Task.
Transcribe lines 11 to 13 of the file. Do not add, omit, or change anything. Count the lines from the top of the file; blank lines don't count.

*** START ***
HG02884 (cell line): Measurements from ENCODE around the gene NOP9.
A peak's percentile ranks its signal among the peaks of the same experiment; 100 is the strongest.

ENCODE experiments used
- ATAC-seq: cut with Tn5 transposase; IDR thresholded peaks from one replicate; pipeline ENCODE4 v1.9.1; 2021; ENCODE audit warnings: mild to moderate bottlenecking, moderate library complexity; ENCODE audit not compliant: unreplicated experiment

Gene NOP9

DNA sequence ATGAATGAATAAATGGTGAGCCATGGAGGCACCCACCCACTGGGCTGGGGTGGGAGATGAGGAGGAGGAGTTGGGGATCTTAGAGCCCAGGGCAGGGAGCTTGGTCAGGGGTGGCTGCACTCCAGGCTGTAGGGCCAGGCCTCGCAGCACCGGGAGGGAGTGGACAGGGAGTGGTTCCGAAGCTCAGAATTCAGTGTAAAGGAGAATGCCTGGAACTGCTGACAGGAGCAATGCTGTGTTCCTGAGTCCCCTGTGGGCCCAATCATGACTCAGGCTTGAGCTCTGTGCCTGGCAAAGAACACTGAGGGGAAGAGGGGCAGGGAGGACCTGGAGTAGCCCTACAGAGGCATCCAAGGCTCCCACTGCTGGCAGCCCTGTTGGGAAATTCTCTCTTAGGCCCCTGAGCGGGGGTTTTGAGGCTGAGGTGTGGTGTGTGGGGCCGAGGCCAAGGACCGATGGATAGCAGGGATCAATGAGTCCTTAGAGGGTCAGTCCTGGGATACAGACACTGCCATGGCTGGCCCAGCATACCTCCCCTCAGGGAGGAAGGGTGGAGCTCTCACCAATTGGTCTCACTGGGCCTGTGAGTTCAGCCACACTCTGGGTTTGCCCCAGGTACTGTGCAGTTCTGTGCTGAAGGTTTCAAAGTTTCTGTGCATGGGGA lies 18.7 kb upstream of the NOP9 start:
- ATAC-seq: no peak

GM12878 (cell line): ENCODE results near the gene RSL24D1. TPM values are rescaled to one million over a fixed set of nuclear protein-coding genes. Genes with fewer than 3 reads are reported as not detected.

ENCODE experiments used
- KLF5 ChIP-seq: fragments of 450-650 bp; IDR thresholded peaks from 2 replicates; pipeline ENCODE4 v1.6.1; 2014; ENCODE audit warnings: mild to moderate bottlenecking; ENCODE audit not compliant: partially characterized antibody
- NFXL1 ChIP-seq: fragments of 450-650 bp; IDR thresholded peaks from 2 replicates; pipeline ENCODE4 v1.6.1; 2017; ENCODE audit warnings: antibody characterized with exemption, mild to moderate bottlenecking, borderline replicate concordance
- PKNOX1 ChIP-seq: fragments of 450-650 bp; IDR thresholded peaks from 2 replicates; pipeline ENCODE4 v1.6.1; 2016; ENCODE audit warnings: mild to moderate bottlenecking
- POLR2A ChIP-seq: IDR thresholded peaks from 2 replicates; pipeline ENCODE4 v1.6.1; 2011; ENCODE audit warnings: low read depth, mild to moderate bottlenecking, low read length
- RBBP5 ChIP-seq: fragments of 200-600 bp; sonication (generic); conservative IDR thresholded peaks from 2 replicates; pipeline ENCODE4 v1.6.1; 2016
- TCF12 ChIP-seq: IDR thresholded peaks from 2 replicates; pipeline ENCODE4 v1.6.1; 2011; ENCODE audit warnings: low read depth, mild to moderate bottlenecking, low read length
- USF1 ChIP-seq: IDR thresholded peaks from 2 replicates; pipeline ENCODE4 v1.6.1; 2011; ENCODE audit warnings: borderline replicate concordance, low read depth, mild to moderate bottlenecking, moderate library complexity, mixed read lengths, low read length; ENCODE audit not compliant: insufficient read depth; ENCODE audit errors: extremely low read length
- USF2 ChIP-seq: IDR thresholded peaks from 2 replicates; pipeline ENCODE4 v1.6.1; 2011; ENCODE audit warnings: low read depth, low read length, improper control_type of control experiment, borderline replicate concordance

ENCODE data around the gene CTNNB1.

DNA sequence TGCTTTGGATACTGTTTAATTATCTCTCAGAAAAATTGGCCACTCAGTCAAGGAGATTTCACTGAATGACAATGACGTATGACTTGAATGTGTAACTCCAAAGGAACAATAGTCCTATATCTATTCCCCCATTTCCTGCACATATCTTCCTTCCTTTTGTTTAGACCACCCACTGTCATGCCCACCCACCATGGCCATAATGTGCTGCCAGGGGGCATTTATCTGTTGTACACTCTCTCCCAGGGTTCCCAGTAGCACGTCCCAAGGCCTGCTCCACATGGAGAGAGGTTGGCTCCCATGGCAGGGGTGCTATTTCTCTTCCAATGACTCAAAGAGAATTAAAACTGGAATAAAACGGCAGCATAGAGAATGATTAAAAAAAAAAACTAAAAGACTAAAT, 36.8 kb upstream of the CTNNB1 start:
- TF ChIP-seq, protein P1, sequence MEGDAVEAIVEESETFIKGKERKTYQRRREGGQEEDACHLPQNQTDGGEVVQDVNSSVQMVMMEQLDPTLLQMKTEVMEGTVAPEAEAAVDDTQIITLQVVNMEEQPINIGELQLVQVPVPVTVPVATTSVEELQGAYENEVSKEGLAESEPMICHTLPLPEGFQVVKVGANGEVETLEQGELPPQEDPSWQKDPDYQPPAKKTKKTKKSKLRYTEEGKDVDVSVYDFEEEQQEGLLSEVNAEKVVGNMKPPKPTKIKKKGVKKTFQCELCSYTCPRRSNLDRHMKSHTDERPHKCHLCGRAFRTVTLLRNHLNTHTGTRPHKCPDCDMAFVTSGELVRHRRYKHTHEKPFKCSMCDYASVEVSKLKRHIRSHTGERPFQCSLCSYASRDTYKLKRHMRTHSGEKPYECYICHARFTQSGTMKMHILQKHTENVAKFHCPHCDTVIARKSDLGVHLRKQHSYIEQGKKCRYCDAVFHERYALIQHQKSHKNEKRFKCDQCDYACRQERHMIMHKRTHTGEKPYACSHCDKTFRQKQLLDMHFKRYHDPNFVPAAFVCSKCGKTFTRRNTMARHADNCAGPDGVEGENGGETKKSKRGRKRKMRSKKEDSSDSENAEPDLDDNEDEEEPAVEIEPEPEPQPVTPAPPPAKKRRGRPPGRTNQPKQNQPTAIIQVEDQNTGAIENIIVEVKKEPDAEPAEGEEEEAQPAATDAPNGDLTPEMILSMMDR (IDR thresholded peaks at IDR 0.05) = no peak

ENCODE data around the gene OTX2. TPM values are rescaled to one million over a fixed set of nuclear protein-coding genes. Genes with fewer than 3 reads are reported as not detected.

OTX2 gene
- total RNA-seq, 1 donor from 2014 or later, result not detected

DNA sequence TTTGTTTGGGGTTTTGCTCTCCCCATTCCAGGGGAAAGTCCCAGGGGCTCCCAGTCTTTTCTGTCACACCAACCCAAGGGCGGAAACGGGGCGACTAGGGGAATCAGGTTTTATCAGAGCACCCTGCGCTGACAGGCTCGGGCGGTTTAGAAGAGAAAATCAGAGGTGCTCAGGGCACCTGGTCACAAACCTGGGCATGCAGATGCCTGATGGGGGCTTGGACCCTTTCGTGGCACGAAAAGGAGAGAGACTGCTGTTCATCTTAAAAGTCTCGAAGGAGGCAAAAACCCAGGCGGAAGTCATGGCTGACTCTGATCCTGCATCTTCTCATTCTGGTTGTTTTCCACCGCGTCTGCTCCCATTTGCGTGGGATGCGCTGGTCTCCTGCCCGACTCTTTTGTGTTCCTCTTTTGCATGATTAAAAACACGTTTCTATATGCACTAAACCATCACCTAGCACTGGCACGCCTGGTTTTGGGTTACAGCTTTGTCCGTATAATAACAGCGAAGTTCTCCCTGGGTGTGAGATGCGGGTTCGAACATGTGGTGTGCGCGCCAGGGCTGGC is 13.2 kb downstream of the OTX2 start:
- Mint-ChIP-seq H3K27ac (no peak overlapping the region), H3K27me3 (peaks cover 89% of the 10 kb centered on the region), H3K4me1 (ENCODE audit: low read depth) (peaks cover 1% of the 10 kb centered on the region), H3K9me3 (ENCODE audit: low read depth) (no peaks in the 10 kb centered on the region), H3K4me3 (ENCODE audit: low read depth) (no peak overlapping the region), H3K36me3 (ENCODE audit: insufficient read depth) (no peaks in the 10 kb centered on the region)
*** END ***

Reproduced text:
- NFXL1 ChIP-seq: fragments of 450-650 bp; IDR thresholded peaks from 2 replicates; pipeline ENCODE4 v1.6.1; 2017; ENCODE audit warnings: antibody characterized with exemption, mild to moderate bottlenecking, borderline replicate concordance
- PKNOX1 ChIP-seq: fragments of 450-650 bp; IDR thresholded peaks from 2 replicates; pipeline ENCODE4 v1.6.1; 2016; ENCODE audit warnings: mild to moderate bottlenecking
- POLR2A ChIP-seq: IDR thresholded peaks from 2 replicates; pipeline ENCODE4 v1.6.1; 2011; ENCODE audit warnings: low read depth, mild to moderate bottlenecking, low read length